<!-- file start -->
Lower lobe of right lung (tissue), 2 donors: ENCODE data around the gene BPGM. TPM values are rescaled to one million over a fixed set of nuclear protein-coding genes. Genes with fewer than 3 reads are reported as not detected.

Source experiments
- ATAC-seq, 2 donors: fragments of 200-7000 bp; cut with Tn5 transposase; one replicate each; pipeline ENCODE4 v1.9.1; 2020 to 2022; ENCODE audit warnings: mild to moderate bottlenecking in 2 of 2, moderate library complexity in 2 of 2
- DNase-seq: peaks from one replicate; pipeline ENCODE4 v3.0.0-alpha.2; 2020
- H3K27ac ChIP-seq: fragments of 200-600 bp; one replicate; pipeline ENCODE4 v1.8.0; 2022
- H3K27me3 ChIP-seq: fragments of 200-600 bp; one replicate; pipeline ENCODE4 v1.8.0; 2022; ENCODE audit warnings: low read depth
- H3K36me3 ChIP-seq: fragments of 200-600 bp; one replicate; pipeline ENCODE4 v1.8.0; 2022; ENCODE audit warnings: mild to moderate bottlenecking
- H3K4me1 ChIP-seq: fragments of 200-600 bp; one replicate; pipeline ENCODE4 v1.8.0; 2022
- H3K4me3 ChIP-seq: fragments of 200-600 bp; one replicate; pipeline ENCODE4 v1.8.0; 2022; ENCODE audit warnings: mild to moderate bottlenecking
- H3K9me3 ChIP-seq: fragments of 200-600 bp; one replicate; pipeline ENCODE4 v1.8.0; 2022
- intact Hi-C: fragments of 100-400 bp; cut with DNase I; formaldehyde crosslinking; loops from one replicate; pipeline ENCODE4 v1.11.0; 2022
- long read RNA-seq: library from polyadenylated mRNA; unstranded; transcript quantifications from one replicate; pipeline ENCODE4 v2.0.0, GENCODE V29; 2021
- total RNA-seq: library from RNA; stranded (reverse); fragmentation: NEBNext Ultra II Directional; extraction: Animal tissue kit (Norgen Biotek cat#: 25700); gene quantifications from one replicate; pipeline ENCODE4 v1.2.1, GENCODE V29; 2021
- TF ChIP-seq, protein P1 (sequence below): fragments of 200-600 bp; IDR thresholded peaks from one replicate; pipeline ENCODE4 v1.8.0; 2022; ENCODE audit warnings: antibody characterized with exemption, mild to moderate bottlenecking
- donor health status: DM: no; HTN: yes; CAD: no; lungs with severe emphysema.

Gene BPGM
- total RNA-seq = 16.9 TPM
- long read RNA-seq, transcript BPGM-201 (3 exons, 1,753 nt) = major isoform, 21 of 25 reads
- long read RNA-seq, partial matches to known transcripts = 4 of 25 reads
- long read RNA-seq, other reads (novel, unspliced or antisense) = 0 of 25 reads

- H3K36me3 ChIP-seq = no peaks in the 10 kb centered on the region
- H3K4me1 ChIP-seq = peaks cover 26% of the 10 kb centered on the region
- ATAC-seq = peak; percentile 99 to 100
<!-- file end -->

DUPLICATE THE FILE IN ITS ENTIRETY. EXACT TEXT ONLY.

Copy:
Lower lobe of right lung (tissue), 2 donors: ENCODE data around the gene BPGM. TPM values are rescaled to one million over a fixed set of nuclear protein-coding genes. Genes with fewer than 3 reads are reported as not detected.

Source experiments
- ATAC-seq, 2 donors: fragments of 200-7000 bp; cut with Tn5 transposase; one replicate each; pipeline ENCODE4 v1.9.1; 2020 to 2022; ENCODE audit warnings: mild to moderate bottlenecking in 2 of 2, moderate library complexity in 2 of 2
- DNase-seq: peaks from one replicate; pipeline ENCODE4 v3.0.0-alpha.2; 2020
- H3K27ac ChIP-seq: fragments of 200-600 bp; one replicate; pipeline ENCODE4 v1.8.0; 2022
- H3K27me3 ChIP-seq: fragments of 200-600 bp; one replicate; pipeline ENCODE4 v1.8.0; 2022; ENCODE audit warnings: low read depth
- H3K36me3 ChIP-seq: fragments of 200-600 bp; one replicate; pipeline ENCODE4 v1.8.0; 2022; ENCODE audit warnings: mild to moderate bottlenecking
- H3K4me1 ChIP-seq: fragments of 200-600 bp; one replicate; pipeline ENCODE4 v1.8.0; 2022
- H3K4me3 ChIP-seq: fragments of 200-600 bp; one replicate; pipeline ENCODE4 v1.8.0; 2022; ENCODE audit warnings: mild to moderate bottlenecking
- H3K9me3 ChIP-seq: fragments of 200-600 bp; one replicate; pipeline ENCODE4 v1.8.0; 2022
- intact Hi-C: fragments of 100-400 bp; cut with DNase I; formaldehyde crosslinking; loops from one replicate; pipeline ENCODE4 v1.11.0; 2022
- long read RNA-seq: library from polyadenylated mRNA; unstranded; transcript quantifications from one replicate; pipeline ENCODE4 v2.0.0, GENCODE V29; 2021
- total RNA-seq: library from RNA; stranded (reverse); fragmentation: NEBNext Ultra II Directional; extraction: Animal tissue kit (Norgen Biotek cat#: 25700); gene quantifications from one replicate; pipeline ENCODE4 v1.2.1, GENCODE V29; 2021
- TF ChIP-seq, protein P1 (sequence below): fragments of 200-600 bp; IDR thresholded peaks from one replicate; pipeline ENCODE4 v1.8.0; 2022; ENCODE audit warnings: antibody characterized with exemption, mild to moderate bottlenecking
- donor health status: DM: no; HTN: yes; CAD: no; lungs with severe emphysema.

Gene BPGM
- total RNA-seq = 16.9 TPM
- long read RNA-seq, transcript BPGM-201 (3 exons, 1,753 nt) = major isoform, 21 of 25 reads
- long read RNA-seq, partial matches to known transcripts = 4 of 25 reads
- long read RNA-seq, other reads (novel, unspliced or antisense) = 0 of 25 reads

- H3K36me3 ChIP-seq = no peaks in the 10 kb centered on the region
- H3K4me1 ChIP-seq = peaks cover 26% of the 10 kb centered on the region
- ATAC-seq = peak; percentile 99 to 100